The Company only applies the five-step model to contracts when it is probable that the entity will collect the consideration it is entitled to in exchange for the goods or services it transfers to the customer. At contract inception, once the contract is determined to be within the scope of ASC 606, the Company assesses the goods or services promised within each contract and determines those that are performance obligations, and assesses whether each promised good or service is distinct. The Company then recognizes as revenue the amount of the transaction price that is allocated to the respective performance obligation when (or as) the performance obligation is satisfied.
From time to time, the Company may enter into agreements that are within the scope of ASC 606. The terms of these arrangements typically include payment to the Company of one or more of the following: non-refundable, up-front license fees; development, regulatory and commercial milestone payments; and royalties on net sales of licensed products. Each of these payments results in license and collaboration revenues, except for revenues from royalties on net sales of licensed products, which will be classified as royalty revenues.
The Company analyzes its collaboration arrangements to assess whether they are within the scope of ASC 808, Collaborative Arrangements (“ASC 808”), to determine whether such arrangements involve joint operating activities performed by parties that are both active participants in the activities and exposed to significant risks and rewards dependent on the commercial success of such activities. This assessment is performed throughout the life of the arrangement based on changes in the responsibilities of all parties in the arrangement. For collaboration arrangements within the scope of ASC 808 that contain multiple elements, the Company first determines which elements of the collaboration are deemed to be within the scope of ASC 808 and those that are more reflective of a vendor-customer relationship and therefore within the scope of ASC 606. For elements of collaboration arrangements that are accounted for pursuant to ASC 808, an appropriate recognition method is determined and applied consistently, generally by analogy to ASC 606. For those elements of the arrangement that are accounted for pursuant to ASC 606, the Company applies the five-step model described above.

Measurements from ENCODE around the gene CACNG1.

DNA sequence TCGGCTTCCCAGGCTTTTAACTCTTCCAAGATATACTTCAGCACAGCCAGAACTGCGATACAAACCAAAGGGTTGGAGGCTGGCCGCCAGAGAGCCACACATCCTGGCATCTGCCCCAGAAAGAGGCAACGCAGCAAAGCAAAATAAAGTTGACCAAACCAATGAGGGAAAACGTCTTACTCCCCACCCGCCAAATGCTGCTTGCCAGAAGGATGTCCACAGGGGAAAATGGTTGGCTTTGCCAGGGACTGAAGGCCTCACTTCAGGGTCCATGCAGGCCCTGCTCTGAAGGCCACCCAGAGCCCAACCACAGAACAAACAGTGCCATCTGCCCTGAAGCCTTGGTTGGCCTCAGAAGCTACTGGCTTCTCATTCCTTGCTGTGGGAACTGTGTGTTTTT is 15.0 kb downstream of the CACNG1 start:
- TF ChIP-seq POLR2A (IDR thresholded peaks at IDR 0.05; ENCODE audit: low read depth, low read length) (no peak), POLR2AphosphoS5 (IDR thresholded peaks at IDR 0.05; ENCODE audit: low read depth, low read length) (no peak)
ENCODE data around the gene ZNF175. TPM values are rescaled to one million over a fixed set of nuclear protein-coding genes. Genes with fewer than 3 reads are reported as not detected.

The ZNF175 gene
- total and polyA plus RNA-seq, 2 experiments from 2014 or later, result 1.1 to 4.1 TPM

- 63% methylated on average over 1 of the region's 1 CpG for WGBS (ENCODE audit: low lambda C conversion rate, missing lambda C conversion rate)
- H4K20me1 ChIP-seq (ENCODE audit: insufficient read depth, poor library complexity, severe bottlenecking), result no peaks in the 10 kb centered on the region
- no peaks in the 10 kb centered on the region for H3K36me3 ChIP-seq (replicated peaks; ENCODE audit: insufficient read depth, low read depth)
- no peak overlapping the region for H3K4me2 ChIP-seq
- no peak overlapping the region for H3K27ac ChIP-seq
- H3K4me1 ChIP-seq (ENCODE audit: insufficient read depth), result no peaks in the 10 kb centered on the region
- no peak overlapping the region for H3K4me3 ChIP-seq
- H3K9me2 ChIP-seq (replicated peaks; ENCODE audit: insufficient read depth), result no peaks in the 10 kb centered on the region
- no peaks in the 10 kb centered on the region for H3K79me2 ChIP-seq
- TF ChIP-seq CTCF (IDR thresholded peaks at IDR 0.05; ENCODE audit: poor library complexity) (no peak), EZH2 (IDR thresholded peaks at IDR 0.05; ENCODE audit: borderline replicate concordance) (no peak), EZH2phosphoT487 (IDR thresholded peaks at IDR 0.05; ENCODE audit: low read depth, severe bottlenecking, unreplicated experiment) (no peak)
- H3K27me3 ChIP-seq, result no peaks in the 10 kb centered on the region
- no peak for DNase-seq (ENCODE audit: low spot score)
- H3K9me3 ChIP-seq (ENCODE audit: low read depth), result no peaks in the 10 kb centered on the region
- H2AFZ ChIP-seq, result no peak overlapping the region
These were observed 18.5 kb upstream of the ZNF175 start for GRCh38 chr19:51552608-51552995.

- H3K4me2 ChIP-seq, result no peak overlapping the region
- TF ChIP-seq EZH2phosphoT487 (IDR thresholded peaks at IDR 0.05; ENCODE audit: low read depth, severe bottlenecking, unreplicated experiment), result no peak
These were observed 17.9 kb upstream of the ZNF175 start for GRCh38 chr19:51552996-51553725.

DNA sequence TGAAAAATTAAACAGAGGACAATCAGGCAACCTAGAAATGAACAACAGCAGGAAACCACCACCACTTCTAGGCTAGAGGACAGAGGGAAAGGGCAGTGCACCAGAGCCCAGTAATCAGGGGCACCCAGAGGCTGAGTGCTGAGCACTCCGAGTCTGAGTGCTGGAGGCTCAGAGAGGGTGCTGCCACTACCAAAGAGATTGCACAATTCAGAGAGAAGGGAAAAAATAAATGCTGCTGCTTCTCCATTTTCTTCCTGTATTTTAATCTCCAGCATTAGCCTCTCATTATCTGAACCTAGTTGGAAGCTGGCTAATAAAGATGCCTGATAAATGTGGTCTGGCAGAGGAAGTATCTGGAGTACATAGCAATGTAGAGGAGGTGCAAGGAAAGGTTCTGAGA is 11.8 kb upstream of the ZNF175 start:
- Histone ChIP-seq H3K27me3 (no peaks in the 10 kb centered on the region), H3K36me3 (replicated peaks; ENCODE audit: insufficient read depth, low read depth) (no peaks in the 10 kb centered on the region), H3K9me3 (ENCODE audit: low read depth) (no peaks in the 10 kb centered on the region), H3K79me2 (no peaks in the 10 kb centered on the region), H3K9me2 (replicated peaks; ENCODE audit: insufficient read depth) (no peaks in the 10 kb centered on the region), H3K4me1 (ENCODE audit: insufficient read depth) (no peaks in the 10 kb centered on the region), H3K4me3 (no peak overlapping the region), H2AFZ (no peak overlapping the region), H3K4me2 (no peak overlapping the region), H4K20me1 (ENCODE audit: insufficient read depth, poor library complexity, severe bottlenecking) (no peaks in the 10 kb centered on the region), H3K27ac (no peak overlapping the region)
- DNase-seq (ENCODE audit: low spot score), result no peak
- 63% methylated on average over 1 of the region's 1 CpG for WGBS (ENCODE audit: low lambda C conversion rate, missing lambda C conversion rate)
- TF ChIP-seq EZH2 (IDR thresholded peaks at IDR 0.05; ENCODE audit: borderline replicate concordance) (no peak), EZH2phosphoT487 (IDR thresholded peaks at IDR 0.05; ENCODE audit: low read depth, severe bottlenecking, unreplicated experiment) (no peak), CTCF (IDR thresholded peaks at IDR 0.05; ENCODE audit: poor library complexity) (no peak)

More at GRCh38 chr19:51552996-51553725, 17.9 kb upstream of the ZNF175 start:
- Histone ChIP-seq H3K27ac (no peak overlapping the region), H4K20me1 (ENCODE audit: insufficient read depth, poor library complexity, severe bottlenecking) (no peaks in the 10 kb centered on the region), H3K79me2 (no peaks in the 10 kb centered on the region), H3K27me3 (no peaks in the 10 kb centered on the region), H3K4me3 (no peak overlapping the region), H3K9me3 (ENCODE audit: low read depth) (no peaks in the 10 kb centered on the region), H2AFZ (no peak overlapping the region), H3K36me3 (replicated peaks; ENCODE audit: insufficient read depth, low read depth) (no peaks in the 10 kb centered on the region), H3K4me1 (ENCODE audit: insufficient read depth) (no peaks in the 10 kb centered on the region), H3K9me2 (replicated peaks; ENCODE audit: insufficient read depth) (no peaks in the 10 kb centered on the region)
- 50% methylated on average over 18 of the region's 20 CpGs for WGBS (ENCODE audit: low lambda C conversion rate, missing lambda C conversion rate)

Prior to the adoption of ASC 606, the Company recognized revenue in accordance with ASC Topic 605, Revenue Recognition (“ASC 605”). Accordingly, revenue was recognized when all of the following criteria are met: